Abstract

This paper discusses the design and construction of the initial tunnel section of the OeBB Koralmtunnel lot KAT3 near the western portal. Based on the experience obtained during the advance of the exploration tunnel nearly nine years earlier very challenging tunneling conditions were expected due to multiple fault zones combined with shallow overburden. During the advance of the exploration tunnel large surface settlements developed rapidly, leading to a situation where the overall stability of the structure was considered as compromised. A thorough analysis of the displacement data from the tunnel and ground surface together with the geological documentation provided a comprehensive understanding of the critical situation and allowed implementing mitigation measures and the tunnel excavation to be continued without major problems. The findings and experience from the exploration tunnel provided the basis for the design for the following tunnel advances. The paper focuses on the lessons learned from the exploration tunnel and their influence on the design. The applied monitoring program is discussed in detail, emphasizing the analysis of the system behavior in the light of the encountered geological conditions.

1 Introduction

The 32.9 km long Koralm tunnel connects the cities Graz and Klagenfurt and is the main part of the new Baltic Adriatic high capacity railway. The tunnel alignment crosses Neogene sediments on both sides of the Koralm massif, which is composed of various gneiss subtypes, schists and (to a lesser degree) silicate marbles. The overburden varies from 5 m at the portal area to approximately 1200 m in the central section of the advance. Due to the length and general strategic importance of the project, an extensive geological and geotechnical exploration program was conducted – including the construction of two exploratory tunnels on both sides of the massif.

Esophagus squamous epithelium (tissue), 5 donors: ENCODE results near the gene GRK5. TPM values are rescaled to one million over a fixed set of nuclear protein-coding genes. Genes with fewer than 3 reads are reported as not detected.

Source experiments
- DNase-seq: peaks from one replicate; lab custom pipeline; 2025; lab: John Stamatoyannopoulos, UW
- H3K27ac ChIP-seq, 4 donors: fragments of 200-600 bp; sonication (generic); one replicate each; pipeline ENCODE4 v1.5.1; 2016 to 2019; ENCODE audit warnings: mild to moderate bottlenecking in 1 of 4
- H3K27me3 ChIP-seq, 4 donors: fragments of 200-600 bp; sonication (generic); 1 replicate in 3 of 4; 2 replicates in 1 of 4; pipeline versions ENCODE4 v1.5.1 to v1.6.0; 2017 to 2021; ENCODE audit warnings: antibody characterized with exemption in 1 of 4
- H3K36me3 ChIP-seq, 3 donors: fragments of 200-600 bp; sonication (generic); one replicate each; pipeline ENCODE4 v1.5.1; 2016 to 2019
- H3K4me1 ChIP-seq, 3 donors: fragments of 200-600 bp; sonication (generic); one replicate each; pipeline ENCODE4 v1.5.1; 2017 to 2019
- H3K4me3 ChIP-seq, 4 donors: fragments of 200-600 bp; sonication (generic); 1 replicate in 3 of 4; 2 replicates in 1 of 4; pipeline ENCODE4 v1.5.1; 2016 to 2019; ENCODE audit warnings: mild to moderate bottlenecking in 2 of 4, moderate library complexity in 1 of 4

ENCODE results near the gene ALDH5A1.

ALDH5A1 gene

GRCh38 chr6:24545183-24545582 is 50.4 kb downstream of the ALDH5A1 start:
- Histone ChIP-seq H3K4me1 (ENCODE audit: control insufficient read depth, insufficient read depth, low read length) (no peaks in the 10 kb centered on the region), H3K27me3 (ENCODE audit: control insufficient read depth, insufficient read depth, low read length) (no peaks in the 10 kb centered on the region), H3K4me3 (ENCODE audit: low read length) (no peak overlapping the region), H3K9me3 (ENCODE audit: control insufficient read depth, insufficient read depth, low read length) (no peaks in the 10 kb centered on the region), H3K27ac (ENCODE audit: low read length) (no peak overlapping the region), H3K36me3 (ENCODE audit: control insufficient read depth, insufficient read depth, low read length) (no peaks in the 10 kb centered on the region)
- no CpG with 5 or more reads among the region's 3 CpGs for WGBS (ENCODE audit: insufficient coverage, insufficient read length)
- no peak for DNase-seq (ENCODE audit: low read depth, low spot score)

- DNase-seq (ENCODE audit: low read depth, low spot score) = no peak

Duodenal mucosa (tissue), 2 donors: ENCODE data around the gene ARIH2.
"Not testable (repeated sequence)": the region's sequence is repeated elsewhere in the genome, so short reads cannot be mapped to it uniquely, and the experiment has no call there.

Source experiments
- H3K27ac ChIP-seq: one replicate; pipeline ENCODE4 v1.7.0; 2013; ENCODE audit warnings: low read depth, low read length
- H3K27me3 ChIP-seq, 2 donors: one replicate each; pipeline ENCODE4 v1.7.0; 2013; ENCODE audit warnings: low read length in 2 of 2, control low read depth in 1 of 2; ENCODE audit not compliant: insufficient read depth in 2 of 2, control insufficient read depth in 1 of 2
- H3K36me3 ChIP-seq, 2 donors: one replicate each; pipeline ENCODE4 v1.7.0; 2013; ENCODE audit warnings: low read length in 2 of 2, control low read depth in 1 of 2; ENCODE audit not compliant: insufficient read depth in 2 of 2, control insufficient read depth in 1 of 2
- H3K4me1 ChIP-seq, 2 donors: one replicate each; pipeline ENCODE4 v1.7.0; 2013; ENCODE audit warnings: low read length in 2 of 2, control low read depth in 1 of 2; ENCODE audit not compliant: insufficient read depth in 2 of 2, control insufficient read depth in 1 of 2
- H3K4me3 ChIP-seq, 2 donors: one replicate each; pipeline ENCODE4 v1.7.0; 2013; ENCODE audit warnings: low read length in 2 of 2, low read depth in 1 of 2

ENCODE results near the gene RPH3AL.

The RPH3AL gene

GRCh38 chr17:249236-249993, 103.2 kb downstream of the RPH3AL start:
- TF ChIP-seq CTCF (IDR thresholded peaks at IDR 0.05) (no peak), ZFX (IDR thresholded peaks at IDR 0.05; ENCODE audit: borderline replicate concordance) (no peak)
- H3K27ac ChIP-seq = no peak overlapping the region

On the Carinthian side (western portal), the exploratory tunnel was constructed as the top heading of the final southern tube, and passed through various faulted Neogene sediments before advancing through the main Lavanttal fault zone into the gneisses of the central massif.

The exploratory tunnel Mitterpichling advanced westwards from the intermediate access towards the western portal and over a 300 m section encountered severely faulted rock mass conditions with low overburden. While passing beneath a major regional road both the tunnel and surface deformations increased considerably leading to a critical situation, which due to the rapid on-site analyses of the system behavior and subsequent quick introduction of countermeasures was stabilized without incidence (Moritz et al. 2006). Nevertheless, with measured surface settlements up to 220 mm and visible cracks on the surface the zone was deemed highly critical for the completion of the final tunnel drives.

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